I’d heard good things about The Who’s Tommy and after a flurry of five star reviews I was excited to see the show at the Greenwich Theatre. Produced by Aria Entertainment, Tommy is a rock opera based on The Who’s 1969 double album of the same name.
Tommy becomes deaf, dumb and blind after seeing his father shoot dead another man in a mirror. His quiet lonely life is fraught with horror, being abused by his uncle and bullied by his cousin, but he finds an outlet in pinball becoming a local champion and celebrity.
The thing that I found most striking about this production was the honesty and seriousness in its art. There was a feel of respect for the story and the cast flourished. There’s some difficult characterisation and symbolism here and the cast not only act and sing but also dance superbly. I wasn’t expecting the amount of movement and choreography the production had but I loved it.
Tommy rarely leaves the stage pulling the story around him and Ashley Birchall does this brilliantly. I like that they didn’t use a different child actor as the younger Tommy – you grew with the character and Ashley achieved an emotional connection, he’s a true acting talent. John Barr is a fantastically haunting Uncle Ernie, handling the role with care but also pushing the boundaries.
A real standout performer for me was Giovanni Spano as Cousin Kevin. He truly personified the bully of his character to the point where I felt he was staring me out even in the audience. He’s also a strong dancer – I was really impressed with his moves.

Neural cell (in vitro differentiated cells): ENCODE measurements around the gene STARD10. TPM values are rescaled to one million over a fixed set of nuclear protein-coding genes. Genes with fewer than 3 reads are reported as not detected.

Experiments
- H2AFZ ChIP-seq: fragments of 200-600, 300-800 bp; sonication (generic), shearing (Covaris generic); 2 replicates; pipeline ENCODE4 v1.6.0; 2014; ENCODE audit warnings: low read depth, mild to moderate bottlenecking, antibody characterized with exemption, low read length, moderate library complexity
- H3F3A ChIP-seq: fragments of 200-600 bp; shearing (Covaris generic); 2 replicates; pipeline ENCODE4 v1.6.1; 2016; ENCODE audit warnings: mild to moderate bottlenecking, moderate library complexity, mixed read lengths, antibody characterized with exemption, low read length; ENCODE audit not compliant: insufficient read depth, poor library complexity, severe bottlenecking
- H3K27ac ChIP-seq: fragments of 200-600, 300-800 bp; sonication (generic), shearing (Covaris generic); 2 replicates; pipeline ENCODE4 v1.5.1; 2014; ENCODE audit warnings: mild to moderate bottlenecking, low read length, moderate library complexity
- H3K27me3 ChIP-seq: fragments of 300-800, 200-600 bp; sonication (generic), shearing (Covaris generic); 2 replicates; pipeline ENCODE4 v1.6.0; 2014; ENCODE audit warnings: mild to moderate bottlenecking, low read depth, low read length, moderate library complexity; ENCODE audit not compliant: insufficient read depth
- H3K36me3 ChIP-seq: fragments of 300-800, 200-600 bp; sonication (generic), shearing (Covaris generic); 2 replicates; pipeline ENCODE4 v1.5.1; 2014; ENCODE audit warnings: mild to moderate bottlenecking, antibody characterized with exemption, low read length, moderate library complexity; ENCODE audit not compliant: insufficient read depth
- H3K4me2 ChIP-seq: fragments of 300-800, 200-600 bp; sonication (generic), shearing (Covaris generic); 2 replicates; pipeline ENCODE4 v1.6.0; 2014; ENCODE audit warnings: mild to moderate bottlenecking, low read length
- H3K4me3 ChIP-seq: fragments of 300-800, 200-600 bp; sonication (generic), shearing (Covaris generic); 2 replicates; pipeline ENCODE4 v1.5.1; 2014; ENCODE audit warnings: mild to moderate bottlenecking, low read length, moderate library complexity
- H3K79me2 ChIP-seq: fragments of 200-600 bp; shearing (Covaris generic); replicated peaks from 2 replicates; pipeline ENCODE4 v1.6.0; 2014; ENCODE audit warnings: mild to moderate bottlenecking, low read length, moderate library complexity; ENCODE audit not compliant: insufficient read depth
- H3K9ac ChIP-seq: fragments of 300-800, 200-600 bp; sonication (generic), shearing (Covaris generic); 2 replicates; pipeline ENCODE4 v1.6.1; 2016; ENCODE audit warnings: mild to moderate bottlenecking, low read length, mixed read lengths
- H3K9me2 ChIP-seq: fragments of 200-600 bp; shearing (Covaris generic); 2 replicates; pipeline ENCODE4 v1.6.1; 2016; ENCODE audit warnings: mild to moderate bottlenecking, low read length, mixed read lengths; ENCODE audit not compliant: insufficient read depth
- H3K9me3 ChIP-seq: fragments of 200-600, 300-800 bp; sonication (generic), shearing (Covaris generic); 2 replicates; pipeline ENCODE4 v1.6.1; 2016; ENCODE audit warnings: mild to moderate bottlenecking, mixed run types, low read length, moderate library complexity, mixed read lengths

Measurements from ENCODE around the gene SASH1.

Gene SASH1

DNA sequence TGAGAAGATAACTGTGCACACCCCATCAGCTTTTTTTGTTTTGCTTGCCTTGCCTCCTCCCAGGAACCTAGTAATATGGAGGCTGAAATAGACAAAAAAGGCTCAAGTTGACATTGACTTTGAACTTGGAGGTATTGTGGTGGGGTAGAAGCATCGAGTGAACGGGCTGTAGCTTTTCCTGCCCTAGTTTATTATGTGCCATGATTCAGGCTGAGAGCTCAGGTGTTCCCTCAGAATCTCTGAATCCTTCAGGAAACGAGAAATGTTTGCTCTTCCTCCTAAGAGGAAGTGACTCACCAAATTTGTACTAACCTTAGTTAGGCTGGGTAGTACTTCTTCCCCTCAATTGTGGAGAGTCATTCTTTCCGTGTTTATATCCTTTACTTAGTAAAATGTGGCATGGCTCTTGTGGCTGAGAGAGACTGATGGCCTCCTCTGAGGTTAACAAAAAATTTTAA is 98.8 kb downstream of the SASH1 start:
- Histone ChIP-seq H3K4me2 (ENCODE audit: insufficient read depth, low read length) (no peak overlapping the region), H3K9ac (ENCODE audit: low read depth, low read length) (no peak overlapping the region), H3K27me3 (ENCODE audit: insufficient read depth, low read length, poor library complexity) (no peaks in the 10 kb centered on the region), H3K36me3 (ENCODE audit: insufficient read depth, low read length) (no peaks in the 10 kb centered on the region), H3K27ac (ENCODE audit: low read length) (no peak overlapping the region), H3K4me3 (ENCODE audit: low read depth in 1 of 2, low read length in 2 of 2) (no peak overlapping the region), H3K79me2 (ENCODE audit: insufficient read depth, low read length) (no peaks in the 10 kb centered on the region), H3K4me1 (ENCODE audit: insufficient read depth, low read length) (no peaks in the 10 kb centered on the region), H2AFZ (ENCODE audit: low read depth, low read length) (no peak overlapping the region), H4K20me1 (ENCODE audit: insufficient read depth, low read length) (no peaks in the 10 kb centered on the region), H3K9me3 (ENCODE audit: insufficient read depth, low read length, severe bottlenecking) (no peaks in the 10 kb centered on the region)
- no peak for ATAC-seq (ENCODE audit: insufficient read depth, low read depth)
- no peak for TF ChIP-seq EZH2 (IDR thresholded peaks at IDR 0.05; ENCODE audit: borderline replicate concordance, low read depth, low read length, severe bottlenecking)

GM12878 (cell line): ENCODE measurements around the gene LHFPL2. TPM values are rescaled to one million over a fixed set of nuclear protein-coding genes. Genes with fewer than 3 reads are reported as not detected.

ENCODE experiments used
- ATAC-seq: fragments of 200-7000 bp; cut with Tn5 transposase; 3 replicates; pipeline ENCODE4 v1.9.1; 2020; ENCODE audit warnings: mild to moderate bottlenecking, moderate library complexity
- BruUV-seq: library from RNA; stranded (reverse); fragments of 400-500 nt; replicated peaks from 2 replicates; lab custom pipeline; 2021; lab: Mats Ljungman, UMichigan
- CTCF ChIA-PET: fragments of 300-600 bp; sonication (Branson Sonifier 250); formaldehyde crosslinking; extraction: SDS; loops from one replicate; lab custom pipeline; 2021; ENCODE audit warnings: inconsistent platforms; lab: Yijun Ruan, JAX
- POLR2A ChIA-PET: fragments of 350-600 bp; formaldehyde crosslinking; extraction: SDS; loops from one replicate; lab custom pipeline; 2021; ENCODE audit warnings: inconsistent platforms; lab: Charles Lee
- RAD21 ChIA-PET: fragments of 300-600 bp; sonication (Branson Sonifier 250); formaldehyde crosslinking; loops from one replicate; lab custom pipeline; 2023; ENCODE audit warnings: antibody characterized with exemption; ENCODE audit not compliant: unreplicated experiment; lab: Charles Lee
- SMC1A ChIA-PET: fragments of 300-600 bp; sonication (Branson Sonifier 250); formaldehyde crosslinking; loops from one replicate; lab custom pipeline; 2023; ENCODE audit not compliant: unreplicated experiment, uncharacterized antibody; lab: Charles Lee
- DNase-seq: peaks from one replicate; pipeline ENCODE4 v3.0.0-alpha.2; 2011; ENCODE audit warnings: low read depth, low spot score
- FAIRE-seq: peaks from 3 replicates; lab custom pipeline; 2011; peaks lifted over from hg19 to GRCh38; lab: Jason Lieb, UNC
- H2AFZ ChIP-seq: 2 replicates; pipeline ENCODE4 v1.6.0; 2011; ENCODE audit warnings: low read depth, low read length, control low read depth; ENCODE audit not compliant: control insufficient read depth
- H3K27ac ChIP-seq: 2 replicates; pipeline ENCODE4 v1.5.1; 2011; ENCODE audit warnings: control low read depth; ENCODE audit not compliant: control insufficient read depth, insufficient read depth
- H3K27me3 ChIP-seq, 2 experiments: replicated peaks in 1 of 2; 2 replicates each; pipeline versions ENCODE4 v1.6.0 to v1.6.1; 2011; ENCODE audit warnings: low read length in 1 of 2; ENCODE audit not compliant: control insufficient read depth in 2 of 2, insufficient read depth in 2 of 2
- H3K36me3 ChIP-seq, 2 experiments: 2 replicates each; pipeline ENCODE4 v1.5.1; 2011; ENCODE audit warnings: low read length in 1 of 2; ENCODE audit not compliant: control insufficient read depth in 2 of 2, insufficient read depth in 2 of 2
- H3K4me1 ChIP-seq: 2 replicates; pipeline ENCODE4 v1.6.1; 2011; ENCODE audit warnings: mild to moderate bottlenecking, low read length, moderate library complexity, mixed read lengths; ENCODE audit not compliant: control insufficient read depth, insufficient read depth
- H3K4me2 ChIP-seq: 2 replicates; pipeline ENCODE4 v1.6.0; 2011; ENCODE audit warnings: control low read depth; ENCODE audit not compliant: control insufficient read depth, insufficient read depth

The music is outstanding, the band being on stage throughout wonderfully led by Kevin Oliver Jones. The score runs constantly which is frustrating when you want to applaud more than just at the end of each act, but there is such a respect for the piece that you don’t dare interrupt it. Very few performances can create this kind of atmosphere with an audience which is credit to not only the band but also the cast and creative team, particularly Michael Strassen.
I enjoyed watching this production at Greenwich. It’s a struggle as you feel this stunning version of the show deserves more than a couple of weeks at a regional theatre, but I can’t imagine it anywhere else. The staging works and the intimate surroundings involve and consume you in a complicated and difficult story.
This is an outstanding, thrilling and electrifying production and I’d highly recommend catching it before it’s last performance. You really need to see and feel this!